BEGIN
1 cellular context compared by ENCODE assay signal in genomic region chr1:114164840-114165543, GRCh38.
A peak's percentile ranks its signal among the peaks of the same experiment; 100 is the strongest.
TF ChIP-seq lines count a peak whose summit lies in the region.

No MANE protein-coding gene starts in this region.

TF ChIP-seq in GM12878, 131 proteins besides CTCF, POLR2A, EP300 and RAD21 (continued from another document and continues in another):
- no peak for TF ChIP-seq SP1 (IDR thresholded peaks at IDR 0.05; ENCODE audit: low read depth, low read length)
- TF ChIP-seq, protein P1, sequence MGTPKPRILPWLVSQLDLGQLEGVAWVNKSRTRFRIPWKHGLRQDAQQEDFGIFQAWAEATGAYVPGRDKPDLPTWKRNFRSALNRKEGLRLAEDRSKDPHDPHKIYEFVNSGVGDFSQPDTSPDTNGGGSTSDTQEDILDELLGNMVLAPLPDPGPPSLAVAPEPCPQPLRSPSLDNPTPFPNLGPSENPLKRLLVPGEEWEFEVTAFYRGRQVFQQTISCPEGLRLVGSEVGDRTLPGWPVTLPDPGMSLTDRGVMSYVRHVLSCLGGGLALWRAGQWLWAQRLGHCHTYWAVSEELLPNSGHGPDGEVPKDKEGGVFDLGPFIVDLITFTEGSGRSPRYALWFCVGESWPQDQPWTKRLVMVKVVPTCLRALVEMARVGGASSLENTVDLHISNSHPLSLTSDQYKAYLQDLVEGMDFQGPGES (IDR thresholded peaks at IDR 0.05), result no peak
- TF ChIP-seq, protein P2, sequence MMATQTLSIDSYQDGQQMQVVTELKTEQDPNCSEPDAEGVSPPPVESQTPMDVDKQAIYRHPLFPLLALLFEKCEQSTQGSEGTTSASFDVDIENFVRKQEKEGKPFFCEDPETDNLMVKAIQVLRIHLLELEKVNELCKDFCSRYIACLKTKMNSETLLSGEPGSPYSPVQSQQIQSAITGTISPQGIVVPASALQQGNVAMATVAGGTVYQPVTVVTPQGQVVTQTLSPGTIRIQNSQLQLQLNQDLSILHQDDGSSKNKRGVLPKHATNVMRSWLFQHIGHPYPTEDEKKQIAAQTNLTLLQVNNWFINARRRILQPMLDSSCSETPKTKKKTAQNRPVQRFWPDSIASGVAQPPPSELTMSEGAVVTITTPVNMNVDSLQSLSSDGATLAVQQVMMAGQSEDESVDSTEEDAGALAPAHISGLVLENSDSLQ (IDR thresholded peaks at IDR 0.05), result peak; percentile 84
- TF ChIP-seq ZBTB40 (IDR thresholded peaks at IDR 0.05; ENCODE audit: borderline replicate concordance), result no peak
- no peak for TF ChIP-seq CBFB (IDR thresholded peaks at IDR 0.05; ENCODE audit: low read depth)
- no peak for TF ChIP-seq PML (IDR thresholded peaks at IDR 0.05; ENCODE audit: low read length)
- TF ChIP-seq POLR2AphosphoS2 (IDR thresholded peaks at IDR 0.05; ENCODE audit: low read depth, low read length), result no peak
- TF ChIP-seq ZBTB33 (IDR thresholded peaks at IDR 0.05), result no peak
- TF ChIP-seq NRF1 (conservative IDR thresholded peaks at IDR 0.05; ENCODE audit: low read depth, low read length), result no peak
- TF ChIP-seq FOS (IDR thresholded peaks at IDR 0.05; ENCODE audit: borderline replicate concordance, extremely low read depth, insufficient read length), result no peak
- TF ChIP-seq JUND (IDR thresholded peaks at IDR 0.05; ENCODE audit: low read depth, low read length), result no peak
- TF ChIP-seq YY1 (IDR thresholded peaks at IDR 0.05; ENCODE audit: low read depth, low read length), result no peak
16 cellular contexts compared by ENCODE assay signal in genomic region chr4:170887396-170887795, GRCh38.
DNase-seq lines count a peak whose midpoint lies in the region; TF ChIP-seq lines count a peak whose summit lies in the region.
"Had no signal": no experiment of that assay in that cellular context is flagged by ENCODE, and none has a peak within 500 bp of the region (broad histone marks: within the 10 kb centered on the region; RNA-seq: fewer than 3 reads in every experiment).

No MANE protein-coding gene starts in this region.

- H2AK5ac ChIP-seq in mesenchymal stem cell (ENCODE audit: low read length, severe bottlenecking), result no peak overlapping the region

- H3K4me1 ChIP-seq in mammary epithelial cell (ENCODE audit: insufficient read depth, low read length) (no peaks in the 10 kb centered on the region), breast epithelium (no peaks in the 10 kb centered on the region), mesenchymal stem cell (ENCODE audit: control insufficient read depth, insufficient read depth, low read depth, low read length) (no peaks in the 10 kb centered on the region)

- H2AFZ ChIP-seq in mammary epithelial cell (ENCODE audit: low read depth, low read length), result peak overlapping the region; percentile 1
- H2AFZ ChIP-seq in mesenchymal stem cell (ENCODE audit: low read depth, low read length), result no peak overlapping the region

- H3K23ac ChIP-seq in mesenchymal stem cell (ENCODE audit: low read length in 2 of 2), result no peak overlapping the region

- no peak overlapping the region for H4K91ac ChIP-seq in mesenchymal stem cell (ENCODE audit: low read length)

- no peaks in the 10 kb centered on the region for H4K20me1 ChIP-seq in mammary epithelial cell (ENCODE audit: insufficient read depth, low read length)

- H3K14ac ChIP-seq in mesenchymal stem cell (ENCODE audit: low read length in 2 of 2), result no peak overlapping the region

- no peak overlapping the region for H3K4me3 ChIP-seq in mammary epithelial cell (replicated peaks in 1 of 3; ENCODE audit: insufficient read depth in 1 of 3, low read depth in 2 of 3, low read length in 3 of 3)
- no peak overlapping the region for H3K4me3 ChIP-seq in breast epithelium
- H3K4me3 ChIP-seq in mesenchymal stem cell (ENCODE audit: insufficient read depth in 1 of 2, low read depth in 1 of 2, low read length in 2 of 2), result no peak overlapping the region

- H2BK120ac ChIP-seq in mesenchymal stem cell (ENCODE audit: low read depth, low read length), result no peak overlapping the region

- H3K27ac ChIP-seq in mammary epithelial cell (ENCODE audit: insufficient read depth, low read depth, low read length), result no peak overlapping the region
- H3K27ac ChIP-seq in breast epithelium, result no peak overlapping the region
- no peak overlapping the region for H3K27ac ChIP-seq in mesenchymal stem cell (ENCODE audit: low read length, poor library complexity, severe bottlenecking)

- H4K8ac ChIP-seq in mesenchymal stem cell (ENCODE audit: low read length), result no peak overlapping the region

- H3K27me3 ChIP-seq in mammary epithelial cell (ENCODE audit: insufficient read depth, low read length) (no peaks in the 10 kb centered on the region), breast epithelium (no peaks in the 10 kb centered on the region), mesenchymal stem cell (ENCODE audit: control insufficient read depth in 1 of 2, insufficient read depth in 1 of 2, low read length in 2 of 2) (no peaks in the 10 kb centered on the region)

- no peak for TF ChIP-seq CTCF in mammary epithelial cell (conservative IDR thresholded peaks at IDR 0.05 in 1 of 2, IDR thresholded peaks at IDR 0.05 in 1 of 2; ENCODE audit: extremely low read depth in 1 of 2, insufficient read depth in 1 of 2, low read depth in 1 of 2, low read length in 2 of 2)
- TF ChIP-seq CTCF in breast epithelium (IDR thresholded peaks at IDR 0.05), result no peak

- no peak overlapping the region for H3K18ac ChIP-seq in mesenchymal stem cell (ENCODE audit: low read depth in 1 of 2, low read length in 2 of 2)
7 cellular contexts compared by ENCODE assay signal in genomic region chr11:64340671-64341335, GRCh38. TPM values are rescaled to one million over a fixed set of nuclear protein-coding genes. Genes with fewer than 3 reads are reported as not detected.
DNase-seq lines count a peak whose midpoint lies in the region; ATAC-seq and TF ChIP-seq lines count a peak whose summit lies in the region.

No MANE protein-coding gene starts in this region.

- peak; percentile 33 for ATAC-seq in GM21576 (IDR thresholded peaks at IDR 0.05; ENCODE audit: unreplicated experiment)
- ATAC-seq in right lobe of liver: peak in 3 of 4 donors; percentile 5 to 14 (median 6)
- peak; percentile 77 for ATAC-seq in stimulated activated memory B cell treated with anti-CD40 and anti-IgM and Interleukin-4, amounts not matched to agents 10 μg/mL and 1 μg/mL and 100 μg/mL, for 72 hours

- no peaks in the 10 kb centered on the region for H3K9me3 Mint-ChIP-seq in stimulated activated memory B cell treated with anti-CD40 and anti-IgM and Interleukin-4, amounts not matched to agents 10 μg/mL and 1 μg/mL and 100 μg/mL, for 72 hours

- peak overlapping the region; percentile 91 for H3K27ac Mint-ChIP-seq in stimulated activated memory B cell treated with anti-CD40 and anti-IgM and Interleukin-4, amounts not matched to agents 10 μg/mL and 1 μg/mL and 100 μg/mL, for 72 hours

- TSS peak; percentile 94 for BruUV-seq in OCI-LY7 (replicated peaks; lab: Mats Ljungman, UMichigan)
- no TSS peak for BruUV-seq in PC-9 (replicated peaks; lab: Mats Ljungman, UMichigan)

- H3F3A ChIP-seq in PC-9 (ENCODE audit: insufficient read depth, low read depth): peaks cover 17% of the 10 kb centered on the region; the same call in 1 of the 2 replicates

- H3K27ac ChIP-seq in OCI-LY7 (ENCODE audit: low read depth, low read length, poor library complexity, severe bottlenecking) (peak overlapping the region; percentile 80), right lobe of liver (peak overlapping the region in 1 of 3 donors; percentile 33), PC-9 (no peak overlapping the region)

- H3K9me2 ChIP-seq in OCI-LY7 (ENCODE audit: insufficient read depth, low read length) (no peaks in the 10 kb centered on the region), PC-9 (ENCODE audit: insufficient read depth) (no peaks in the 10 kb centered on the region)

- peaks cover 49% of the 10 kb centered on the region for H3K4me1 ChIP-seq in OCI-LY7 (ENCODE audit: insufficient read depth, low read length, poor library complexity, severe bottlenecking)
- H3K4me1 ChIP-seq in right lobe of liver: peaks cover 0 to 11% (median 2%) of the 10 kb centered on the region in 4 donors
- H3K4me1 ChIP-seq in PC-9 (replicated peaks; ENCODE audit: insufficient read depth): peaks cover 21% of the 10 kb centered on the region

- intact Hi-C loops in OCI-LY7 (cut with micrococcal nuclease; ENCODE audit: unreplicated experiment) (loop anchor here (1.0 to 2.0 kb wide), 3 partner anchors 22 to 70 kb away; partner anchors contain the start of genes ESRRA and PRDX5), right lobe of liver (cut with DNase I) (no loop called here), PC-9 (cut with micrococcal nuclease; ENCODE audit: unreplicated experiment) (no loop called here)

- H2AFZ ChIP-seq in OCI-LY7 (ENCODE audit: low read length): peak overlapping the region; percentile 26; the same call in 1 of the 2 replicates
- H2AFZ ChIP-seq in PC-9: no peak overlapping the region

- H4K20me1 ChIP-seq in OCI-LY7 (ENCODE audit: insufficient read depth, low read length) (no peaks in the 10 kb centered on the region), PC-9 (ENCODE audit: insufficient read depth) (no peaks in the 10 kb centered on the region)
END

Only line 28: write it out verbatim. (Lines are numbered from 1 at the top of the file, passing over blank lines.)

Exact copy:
- no peaks in the 10 kb centered on the region for H4K20me1 ChIP-seq in mammary epithelial cell (ENCODE audit: insufficient read depth, low read length)